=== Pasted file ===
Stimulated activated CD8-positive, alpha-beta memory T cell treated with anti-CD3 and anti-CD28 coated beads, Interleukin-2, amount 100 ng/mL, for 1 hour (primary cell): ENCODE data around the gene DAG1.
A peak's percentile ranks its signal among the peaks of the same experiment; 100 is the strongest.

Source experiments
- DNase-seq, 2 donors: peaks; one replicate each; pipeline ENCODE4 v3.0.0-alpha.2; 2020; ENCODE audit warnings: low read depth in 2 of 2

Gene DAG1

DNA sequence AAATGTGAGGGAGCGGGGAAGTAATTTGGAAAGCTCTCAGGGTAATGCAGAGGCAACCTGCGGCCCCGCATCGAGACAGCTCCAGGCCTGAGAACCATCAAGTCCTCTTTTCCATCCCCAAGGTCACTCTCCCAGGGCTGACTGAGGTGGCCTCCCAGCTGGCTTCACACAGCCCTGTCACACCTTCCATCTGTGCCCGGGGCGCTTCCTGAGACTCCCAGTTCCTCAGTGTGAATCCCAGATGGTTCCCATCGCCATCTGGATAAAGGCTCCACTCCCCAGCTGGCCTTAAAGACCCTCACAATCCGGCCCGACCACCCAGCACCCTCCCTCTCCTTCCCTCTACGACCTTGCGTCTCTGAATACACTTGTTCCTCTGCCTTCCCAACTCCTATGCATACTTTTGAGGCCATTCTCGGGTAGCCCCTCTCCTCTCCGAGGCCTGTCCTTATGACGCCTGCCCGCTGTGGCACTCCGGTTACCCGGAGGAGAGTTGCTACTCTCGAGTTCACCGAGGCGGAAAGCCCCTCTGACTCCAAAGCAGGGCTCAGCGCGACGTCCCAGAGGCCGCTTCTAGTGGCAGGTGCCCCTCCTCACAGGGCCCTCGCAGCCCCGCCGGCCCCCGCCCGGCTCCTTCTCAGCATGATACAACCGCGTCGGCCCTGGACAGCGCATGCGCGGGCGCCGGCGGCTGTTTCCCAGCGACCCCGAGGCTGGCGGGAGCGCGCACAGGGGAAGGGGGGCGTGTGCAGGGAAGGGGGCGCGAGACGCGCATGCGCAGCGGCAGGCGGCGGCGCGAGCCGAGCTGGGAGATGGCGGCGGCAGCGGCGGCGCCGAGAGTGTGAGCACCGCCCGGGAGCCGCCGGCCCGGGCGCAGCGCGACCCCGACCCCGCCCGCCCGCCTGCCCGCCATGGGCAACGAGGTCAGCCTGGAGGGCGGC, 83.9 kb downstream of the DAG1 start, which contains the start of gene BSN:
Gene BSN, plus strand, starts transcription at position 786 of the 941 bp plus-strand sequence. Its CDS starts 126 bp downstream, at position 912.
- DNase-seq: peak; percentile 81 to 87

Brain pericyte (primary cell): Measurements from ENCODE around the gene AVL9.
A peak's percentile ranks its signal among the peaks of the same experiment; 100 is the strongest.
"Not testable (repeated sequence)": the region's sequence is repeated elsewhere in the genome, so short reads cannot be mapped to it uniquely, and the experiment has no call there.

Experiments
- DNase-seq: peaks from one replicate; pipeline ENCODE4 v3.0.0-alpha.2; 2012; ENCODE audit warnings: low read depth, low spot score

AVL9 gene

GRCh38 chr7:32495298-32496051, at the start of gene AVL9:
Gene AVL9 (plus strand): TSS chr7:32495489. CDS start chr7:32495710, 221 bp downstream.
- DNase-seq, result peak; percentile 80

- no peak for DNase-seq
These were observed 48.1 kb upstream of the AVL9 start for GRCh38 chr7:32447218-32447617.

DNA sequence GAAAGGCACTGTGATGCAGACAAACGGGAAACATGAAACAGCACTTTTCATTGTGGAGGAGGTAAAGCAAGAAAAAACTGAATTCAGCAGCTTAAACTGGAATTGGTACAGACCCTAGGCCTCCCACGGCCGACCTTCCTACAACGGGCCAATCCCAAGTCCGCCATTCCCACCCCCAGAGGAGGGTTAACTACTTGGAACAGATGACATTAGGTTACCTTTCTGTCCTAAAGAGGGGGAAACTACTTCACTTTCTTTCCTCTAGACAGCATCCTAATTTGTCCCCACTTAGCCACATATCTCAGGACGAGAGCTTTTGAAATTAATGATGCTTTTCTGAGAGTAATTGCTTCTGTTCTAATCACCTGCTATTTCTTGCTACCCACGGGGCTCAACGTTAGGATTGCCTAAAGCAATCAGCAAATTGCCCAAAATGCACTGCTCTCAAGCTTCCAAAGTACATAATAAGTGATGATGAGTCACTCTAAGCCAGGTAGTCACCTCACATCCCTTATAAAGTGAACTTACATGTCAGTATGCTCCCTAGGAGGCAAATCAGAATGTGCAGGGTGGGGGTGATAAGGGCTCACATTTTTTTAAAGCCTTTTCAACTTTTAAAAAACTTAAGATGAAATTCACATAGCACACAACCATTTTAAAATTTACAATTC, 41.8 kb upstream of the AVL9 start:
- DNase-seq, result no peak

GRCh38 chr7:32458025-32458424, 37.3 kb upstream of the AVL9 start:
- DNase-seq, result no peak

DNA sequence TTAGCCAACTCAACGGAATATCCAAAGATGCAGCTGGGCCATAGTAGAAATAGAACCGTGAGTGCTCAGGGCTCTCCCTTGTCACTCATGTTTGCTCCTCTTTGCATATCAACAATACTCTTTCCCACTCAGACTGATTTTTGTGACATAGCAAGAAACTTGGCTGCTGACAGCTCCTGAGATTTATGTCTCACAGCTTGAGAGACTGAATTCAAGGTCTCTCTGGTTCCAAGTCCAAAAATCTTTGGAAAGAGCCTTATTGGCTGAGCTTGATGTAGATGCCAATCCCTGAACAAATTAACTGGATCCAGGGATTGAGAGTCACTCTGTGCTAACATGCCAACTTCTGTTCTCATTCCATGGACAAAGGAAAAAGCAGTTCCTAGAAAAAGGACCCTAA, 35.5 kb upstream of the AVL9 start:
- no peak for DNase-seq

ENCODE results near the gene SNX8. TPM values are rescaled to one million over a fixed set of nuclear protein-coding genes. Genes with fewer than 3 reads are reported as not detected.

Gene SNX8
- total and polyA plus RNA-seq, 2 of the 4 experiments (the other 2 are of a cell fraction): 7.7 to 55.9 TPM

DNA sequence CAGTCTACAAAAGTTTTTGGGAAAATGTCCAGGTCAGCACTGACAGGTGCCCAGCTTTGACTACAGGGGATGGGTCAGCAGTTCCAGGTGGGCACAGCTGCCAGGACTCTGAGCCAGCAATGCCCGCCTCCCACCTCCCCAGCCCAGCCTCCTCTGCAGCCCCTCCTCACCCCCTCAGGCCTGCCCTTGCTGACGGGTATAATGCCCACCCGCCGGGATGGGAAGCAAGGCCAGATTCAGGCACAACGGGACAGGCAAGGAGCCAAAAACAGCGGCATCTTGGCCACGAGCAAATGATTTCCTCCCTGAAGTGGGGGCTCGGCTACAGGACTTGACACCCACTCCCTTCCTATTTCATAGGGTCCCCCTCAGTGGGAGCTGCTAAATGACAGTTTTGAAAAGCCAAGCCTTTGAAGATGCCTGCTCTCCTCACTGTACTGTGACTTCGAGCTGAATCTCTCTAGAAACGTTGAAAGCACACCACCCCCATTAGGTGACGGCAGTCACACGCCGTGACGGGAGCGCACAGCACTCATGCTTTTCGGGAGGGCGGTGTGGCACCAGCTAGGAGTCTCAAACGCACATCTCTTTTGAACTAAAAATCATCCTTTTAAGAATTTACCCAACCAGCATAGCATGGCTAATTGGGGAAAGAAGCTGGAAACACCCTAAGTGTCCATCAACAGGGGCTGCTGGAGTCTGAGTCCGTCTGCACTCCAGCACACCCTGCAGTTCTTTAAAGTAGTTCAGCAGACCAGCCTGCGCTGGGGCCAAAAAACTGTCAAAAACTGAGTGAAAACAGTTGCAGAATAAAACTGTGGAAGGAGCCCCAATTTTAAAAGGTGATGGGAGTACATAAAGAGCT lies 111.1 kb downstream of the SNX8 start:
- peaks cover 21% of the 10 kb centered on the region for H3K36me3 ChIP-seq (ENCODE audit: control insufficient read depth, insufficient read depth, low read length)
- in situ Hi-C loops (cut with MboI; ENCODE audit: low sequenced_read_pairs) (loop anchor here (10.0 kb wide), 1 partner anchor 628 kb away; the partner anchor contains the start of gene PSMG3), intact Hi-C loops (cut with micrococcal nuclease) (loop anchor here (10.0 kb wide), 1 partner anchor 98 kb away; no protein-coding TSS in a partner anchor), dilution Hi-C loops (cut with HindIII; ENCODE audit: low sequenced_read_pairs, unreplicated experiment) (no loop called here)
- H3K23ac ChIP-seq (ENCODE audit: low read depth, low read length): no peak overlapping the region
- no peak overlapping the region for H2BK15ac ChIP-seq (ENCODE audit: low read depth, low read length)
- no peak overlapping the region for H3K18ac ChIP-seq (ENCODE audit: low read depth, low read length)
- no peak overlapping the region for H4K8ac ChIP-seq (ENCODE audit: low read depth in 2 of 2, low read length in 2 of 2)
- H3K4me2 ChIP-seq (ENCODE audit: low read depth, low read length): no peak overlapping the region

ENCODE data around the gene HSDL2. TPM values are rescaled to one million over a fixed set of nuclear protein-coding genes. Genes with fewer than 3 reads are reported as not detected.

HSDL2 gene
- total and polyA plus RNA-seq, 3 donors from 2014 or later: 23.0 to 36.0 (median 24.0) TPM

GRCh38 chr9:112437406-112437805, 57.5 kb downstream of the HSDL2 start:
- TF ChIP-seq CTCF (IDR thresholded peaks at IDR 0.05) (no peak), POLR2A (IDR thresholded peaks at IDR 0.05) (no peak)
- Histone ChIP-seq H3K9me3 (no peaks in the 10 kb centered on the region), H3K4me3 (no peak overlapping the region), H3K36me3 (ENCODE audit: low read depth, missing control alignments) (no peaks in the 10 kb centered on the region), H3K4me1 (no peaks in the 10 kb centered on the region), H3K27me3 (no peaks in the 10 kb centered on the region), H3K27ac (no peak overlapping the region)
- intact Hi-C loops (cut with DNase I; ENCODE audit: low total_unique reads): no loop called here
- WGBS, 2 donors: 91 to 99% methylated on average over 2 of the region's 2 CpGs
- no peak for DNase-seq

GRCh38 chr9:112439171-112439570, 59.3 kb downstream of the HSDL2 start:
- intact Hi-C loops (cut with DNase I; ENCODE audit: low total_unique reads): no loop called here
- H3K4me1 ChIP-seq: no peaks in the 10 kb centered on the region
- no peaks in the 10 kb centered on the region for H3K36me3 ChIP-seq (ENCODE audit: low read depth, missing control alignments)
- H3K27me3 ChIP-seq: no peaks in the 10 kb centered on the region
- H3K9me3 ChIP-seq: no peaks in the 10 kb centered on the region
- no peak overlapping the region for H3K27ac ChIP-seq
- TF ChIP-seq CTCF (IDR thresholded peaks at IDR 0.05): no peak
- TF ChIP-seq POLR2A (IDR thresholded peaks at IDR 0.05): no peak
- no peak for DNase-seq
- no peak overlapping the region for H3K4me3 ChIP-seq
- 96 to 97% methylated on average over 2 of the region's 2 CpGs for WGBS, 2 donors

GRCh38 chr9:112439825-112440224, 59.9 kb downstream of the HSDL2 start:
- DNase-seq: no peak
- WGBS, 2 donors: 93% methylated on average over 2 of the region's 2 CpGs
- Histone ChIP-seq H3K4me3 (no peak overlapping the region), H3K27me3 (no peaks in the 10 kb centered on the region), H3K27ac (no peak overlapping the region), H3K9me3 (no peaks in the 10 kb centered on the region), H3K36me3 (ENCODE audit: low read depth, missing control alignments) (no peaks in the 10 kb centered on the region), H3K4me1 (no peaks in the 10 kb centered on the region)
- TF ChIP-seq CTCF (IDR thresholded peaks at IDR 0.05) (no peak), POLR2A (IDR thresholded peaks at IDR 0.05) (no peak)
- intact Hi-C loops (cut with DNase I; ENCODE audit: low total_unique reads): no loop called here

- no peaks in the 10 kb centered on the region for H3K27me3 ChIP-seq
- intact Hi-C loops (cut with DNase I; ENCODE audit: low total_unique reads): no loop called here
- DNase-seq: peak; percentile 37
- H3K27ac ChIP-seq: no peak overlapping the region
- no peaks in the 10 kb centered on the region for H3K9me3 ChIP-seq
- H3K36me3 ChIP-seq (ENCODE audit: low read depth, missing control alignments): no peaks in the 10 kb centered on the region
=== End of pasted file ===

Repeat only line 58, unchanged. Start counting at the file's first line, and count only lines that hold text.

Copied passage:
GRCh38 chr9:112439825-112440224, 59.9 kb downstream of the HSDL2 start: